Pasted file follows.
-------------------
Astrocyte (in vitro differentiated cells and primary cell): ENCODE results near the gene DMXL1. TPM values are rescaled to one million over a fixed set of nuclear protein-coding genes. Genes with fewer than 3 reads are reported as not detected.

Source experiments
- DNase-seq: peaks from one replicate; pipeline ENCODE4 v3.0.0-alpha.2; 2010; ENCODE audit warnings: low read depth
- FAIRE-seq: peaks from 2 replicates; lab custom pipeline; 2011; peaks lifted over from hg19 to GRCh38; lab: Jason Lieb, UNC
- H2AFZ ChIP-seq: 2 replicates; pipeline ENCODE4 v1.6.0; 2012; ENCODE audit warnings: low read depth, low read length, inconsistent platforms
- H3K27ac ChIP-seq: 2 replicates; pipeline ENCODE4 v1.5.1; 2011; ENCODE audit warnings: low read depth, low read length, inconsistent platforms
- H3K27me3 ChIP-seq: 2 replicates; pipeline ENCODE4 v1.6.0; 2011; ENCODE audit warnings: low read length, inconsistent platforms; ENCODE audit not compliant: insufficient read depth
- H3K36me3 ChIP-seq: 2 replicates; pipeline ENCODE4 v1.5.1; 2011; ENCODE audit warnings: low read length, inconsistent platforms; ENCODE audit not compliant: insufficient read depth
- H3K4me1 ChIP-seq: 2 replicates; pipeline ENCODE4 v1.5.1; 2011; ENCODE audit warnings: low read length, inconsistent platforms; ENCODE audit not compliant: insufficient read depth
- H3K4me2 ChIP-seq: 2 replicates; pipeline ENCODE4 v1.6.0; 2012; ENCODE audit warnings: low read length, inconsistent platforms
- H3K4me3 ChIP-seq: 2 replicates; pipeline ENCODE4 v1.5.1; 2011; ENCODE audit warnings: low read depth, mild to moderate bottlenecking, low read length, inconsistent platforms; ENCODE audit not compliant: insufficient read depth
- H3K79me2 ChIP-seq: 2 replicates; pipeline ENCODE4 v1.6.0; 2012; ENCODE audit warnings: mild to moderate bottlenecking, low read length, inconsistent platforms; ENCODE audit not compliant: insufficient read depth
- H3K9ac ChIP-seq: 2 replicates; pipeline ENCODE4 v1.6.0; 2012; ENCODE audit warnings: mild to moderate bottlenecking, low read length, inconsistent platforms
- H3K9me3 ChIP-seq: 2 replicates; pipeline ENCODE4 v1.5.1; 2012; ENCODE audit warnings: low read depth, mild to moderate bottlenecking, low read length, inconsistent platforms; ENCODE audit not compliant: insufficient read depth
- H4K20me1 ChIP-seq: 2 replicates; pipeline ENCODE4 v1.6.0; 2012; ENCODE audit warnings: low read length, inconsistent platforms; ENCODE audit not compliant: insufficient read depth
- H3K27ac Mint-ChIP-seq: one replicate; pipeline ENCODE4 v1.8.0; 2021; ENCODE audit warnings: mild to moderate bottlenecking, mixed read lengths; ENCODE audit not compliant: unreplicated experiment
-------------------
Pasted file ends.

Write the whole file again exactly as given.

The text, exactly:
Astrocyte (in vitro differentiated cells and primary cell): ENCODE results near the gene DMXL1. TPM values are rescaled to one million over a fixed set of nuclear protein-coding genes. Genes with fewer than 3 reads are reported as not detected.

Source experiments
- DNase-seq: peaks from one replicate; pipeline ENCODE4 v3.0.0-alpha.2; 2010; ENCODE audit warnings: low read depth
- FAIRE-seq: peaks from 2 replicates; lab custom pipeline; 2011; peaks lifted over from hg19 to GRCh38; lab: Jason Lieb, UNC
- H2AFZ ChIP-seq: 2 replicates; pipeline ENCODE4 v1.6.0; 2012; ENCODE audit warnings: low read depth, low read length, inconsistent platforms
- H3K27ac ChIP-seq: 2 replicates; pipeline ENCODE4 v1.5.1; 2011; ENCODE audit warnings: low read depth, low read length, inconsistent platforms
- H3K27me3 ChIP-seq: 2 replicates; pipeline ENCODE4 v1.6.0; 2011; ENCODE audit warnings: low read length, inconsistent platforms; ENCODE audit not compliant: insufficient read depth
- H3K36me3 ChIP-seq: 2 replicates; pipeline ENCODE4 v1.5.1; 2011; ENCODE audit warnings: low read length, inconsistent platforms; ENCODE audit not compliant: insufficient read depth
- H3K4me1 ChIP-seq: 2 replicates; pipeline ENCODE4 v1.5.1; 2011; ENCODE audit warnings: low read length, inconsistent platforms; ENCODE audit not compliant: insufficient read depth
- H3K4me2 ChIP-seq: 2 replicates; pipeline ENCODE4 v1.6.0; 2012; ENCODE audit warnings: low read length, inconsistent platforms
- H3K4me3 ChIP-seq: 2 replicates; pipeline ENCODE4 v1.5.1; 2011; ENCODE audit warnings: low read depth, mild to moderate bottlenecking, low read length, inconsistent platforms; ENCODE audit not compliant: insufficient read depth
- H3K79me2 ChIP-seq: 2 replicates; pipeline ENCODE4 v1.6.0; 2012; ENCODE audit warnings: mild to moderate bottlenecking, low read length, inconsistent platforms; ENCODE audit not compliant: insufficient read depth
- H3K9ac ChIP-seq: 2 replicates; pipeline ENCODE4 v1.6.0; 2012; ENCODE audit warnings: mild to moderate bottlenecking, low read length, inconsistent platforms
- H3K9me3 ChIP-seq: 2 replicates; pipeline ENCODE4 v1.5.1; 2012; ENCODE audit warnings: low read depth, mild to moderate bottlenecking, low read length, inconsistent platforms; ENCODE audit not compliant: insufficient read depth
- H4K20me1 ChIP-seq: 2 replicates; pipeline ENCODE4 v1.6.0; 2012; ENCODE audit warnings: low read length, inconsistent platforms; ENCODE audit not compliant: insufficient read depth
- H3K27ac Mint-ChIP-seq: one replicate; pipeline ENCODE4 v1.8.0; 2021; ENCODE audit warnings: mild to moderate bottlenecking, mixed read lengths; ENCODE audit not compliant: unreplicated experiment